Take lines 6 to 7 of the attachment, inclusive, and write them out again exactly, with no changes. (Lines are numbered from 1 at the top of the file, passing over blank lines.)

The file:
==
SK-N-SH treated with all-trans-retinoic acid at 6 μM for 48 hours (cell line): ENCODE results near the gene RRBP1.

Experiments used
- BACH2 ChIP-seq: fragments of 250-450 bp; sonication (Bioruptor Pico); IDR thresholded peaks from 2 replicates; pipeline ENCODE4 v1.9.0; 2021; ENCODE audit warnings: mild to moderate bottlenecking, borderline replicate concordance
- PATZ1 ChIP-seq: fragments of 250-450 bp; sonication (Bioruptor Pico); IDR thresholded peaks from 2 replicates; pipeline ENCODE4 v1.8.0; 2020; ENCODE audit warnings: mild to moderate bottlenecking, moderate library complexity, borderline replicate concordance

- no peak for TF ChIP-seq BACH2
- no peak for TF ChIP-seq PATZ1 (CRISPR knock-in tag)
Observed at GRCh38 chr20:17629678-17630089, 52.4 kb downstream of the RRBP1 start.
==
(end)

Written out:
- no peak for TF ChIP-seq PATZ1 (CRISPR knock-in tag)
Observed at GRCh38 chr20:17629678-17630089, 52.4 kb downstream of the RRBP1 start.